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The Huntington's Disease

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The Huntington’s disease

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Nancy Wexler is an American geneticist at Columbia University as the Higgins Professor of Neuropsychology. She is known for discovering the location of the gene causing Huntington’s disease. She works in the field of genetics despite earning a Ph.D. in clinical psychology. Currently, she works as the president of the Hereditary Disease Foundation clinic initiated by her father. The personal situation that motivated her to take up the study was the prevalence of Huntington’s disease in her family (Quarrell, 2008). Her grandfather, mother and three uncles died of the disease. She got prepared professionally for this task from the bright background as her father was a psychoanalyst while the mother was a geneticist. She also made up her mind to go for the gene testing hence added to her credibility. Additionally, the doctoral thesis she wrote on the emotional features of people at risk for Huntington’s disease also helped her.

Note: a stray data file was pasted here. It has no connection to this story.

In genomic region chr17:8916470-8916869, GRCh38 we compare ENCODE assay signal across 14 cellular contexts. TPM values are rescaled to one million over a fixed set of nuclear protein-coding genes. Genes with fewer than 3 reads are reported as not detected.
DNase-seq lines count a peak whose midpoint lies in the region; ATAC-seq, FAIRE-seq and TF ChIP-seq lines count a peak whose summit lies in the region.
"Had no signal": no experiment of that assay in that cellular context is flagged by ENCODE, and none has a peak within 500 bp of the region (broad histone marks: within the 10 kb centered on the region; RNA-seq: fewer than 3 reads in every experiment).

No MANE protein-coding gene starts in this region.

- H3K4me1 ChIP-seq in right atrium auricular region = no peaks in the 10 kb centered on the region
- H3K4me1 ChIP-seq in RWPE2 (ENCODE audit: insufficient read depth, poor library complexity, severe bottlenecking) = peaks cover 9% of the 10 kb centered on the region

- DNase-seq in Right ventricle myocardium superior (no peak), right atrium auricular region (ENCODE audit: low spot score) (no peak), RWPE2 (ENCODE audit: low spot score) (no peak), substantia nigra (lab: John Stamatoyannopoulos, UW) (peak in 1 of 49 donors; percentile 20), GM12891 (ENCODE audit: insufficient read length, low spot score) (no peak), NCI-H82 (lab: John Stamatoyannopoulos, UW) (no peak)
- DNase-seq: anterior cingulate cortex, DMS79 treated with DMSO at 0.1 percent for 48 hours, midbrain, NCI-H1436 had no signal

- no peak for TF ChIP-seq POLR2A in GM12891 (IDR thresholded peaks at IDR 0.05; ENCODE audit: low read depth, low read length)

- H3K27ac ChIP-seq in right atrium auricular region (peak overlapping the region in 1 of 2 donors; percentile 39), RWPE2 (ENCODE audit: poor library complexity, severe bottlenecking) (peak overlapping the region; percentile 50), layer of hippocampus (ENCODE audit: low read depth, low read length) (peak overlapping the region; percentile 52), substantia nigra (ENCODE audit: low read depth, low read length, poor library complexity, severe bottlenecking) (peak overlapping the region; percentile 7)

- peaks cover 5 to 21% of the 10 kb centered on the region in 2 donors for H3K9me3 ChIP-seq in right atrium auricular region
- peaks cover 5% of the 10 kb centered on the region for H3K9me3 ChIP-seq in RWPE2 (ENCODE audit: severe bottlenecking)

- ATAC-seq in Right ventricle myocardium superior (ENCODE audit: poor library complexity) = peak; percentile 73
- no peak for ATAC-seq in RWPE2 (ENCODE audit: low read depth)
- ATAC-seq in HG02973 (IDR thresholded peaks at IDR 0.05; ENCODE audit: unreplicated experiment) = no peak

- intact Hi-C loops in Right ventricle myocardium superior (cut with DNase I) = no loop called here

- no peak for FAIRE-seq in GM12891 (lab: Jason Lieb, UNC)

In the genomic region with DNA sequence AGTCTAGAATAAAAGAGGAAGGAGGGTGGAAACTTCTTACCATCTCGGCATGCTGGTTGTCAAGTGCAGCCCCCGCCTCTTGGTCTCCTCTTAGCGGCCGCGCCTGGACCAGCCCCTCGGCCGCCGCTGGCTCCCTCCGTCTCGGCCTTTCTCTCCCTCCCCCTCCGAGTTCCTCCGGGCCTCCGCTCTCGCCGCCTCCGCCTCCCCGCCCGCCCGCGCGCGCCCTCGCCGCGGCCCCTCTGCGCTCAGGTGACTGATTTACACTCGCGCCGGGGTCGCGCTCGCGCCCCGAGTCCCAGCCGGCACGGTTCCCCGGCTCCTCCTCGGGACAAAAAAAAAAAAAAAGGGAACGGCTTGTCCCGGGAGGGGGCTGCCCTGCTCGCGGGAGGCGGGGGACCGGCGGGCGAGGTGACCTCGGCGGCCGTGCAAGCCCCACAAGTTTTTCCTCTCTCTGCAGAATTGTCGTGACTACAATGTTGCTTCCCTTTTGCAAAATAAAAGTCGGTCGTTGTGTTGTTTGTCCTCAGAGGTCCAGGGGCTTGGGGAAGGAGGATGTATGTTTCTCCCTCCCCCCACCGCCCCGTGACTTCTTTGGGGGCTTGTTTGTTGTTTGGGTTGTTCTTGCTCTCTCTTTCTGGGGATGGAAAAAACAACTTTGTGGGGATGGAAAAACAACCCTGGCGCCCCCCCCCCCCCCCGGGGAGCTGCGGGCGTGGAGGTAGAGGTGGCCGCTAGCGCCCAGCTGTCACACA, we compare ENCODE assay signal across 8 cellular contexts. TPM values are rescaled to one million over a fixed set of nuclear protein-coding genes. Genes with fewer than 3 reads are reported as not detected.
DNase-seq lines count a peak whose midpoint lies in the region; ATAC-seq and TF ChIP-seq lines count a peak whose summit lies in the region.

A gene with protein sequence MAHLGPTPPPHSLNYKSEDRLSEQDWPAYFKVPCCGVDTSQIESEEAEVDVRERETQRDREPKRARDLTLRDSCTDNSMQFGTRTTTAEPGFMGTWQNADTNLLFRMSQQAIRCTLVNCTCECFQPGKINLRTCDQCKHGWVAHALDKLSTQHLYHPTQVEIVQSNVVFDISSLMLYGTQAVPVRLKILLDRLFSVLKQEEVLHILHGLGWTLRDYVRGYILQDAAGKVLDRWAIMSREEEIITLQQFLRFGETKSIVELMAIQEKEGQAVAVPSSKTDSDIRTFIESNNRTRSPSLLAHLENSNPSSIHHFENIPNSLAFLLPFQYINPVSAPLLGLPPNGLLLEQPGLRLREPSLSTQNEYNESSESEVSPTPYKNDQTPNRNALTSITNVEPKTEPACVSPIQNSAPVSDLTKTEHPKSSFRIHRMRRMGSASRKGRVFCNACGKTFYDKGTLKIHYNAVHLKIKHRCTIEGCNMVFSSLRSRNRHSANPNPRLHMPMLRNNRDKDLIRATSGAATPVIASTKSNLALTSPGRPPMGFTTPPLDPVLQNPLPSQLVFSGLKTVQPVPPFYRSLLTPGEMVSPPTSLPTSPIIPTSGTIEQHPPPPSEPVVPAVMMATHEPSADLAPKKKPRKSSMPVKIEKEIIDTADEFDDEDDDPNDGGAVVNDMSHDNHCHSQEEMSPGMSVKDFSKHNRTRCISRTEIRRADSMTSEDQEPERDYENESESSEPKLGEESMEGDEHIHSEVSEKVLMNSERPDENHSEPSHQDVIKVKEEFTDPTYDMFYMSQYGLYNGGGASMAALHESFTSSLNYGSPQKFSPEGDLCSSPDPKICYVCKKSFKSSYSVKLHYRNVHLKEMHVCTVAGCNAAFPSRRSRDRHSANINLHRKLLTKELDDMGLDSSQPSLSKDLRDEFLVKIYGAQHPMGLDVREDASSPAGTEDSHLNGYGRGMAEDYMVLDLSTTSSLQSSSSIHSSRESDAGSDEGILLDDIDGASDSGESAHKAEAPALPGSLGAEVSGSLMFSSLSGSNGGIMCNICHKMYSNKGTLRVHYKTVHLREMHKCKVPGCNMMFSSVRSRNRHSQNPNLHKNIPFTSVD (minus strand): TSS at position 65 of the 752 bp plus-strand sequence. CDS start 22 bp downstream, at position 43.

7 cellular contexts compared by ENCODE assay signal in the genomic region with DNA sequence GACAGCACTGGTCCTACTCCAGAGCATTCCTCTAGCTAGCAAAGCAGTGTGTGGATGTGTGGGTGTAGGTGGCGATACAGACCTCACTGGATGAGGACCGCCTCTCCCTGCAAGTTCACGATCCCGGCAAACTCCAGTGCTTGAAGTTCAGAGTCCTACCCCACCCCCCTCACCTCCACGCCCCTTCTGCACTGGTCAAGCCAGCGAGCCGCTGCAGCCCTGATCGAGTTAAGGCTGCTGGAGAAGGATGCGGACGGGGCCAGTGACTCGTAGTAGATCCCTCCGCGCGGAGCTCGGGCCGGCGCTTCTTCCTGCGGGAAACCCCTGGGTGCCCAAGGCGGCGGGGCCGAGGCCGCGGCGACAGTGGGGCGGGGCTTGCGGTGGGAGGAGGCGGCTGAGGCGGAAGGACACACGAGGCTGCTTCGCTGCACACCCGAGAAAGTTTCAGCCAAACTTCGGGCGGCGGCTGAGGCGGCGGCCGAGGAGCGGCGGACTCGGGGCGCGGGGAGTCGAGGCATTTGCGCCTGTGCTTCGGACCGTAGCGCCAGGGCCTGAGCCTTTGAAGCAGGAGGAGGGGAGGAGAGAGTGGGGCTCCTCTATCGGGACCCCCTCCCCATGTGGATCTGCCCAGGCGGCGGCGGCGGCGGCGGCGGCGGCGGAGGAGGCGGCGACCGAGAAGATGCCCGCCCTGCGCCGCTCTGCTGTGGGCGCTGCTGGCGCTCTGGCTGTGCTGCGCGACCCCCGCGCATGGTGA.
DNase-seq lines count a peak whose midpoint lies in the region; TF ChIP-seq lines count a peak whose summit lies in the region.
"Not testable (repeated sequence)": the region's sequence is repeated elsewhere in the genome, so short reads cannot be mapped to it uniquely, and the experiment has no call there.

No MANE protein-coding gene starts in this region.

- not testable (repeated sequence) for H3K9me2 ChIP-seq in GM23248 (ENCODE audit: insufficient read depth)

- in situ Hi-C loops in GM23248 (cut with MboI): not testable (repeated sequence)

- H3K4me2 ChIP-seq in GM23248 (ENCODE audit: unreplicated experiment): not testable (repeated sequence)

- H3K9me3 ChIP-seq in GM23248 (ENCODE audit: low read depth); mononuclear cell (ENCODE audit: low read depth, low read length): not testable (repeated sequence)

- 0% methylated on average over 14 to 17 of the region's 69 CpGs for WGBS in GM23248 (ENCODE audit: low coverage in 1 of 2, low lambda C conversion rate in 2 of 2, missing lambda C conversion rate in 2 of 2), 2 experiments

She contributed to the effort to produce a chromosomal test to identify carriers of the disease. Hungitin protein encoded by the Huntington’s gene plays a significant role in the neurons of the brain for development before birth. In cells, this protein is involved in transporting materials, chemical signaling, binding to proteins, and protects the cells from self-destruction. The coding area of the gene contains the DNA sequence repeated many times. People infected with Huntington disease have a high number of the DNA which disrupts the working of the gene protein (Quarrell, 2008). The disease is inherited in an autosomal pattern, meaning those inheriting the faulty gene will get the disease. Results of the findings help patients to test for Huntington disease to determine if a person has a likelihood of developing or escaping the disease. However, the position of the gene...

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